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I Capture The Castle
cast: Marc Blucas, Tara Fitzgerald, Bill Nighy, Henry Thomas, and Sinead Cusack

director: Tim Fywell

108 minutes (PG) 2002
widescreen ratio 1.85:1
Momentum DVD Region 2 retail
Also available to buy on video

RATING: 7/10
reviewed by Gary Couzens
1936. The Mortmain family live in a castle in Suffolk, for which they pay no rent. James Mortmain (Bill Nighy) is a well-known novelist, but he has been blocked for 12 years. He lives with his second wife Topaz (Tara Fitzgerald), an eccentric artist given to communing naked with nature. With them are two daughters by James' deceased first wife. The elder, Rose (Rose Byrne) despairs of the family's impoverished state and yearns to marry into money. Her younger sister Cassandra (Romola Garai) narrates this as she writes in her diary.
   Things suddenly change after the owner of the estate dies and two handsome American brothers Simon (Henry Thomas) and Neil (Marc Blucas) inherit the property. When they arrive, Cassandra can see that her family's lives will be different from now on.
   Dodie Smith is possibly best known for writing One Hundred And One Dalmatians, but this is her other best-known work, a novel which has been a favourite of teenage girls (fewer boys, I'd suspect) since its publication in 1949. It was nostalgic then, for a way of life that was destroyed by World War II, and it's even more so now. It gets a full-blown 'heritage' production, with high production values (the Isle of Man and Wales standing in for Suffolk), lush photography from Richard Greatrex and engaging performances from a very strong cast. As a story, I Capture The Castle is a little on the leisurely side, and a militantly old-fashioned story about privileged folk, which according to taste will either be its great strength or its fatal weakness or irrelevance. Even so, it's an attractive film and genuine family viewing. It did middling business at the cinema, which would indicate that people who complain that they don't make films like they used to don't support such films when they do get made.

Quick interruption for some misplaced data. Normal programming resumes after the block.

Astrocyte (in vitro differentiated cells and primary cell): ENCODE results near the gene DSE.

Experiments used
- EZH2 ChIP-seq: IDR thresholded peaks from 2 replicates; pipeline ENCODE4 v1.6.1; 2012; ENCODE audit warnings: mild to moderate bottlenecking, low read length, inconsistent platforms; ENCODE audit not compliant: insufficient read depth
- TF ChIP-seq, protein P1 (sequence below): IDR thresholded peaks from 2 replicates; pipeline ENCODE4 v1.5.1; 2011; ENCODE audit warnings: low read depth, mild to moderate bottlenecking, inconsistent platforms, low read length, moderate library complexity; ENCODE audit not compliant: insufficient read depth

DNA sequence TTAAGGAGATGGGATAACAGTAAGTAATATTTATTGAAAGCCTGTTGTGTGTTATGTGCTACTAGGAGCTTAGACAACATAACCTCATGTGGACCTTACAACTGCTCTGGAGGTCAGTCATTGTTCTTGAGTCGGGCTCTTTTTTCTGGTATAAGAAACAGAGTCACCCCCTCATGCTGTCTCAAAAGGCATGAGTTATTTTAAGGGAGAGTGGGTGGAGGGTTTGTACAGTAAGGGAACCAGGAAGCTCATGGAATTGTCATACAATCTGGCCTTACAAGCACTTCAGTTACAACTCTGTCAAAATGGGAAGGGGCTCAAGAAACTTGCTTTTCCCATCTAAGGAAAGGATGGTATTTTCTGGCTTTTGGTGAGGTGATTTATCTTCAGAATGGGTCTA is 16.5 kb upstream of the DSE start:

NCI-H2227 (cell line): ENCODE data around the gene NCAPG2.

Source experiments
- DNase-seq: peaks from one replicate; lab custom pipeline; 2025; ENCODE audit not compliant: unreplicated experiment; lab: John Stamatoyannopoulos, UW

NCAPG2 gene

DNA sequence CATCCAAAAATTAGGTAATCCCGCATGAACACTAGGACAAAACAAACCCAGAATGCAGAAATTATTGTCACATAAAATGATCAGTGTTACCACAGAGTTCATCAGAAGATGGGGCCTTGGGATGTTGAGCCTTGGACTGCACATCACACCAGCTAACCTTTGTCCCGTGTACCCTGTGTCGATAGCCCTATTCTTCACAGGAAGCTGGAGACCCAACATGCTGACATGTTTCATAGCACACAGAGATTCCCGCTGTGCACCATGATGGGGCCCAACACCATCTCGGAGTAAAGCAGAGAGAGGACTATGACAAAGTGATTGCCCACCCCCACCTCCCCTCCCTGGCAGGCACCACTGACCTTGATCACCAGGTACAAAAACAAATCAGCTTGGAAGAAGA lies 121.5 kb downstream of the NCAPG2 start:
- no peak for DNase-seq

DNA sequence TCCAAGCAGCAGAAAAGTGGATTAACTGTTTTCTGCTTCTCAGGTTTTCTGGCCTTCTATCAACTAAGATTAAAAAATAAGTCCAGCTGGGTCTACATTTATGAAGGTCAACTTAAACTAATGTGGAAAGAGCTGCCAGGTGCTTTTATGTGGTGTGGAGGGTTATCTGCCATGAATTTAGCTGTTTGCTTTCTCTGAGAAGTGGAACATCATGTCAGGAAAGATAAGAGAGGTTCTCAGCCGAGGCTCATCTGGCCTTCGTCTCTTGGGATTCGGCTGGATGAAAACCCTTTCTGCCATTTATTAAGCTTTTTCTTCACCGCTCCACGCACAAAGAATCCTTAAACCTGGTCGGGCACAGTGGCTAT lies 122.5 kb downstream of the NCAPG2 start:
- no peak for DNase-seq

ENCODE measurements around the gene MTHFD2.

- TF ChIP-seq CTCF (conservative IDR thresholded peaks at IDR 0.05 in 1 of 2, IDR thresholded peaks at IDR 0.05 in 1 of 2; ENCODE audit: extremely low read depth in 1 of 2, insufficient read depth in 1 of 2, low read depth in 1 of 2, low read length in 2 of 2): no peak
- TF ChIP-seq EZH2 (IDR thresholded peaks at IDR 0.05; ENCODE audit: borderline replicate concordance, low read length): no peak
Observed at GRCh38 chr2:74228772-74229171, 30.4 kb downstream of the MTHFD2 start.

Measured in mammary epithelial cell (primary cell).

As an aside, Tara Fitzgerald's nude scene (not even full-frontal and certainly not in a sexual context) caused censorship problems in the USA, causing this quite innocuous film to be given a R rating, banning unaccompanied children under 17. Meanwhile, films with much more sexual innuendo, not to mention violence, are given more lenient ratings every month. The BBFC's PG rating is far more sensible, and parents should only be advised of that nude scene and some mild sexual references.
   The DVD has an anamorphic transfer in a ratio of 1.85:1. Very handsome it looks too, but it should be noted that this probably isn't the original aspect ratio. I didn't see the film at the cinema, but several reference sources give its aspect ratio as 2.35:1 (which is also apparently the ratio of the Region 1 and Region 4 DVDs). The film was shot in Super 35, it would seem with a "common topline," and this 1.85:1 version looks like it has gained extra picture area at the bottom of the screen. The soundtrack is Dolby digital 5.1 and there are English subtitles for the hard of hearing on the main feature only. The main extra is a lively commentary by Tim Fywell, screenwriter Heidi Thomas and producer David Parfitt. In addition there is an eight-minute interview with Romola Garai (the interviewer is unidentified but sounds like Heidi Thomas). Finally, we have the theatrical trailer (two minutes).

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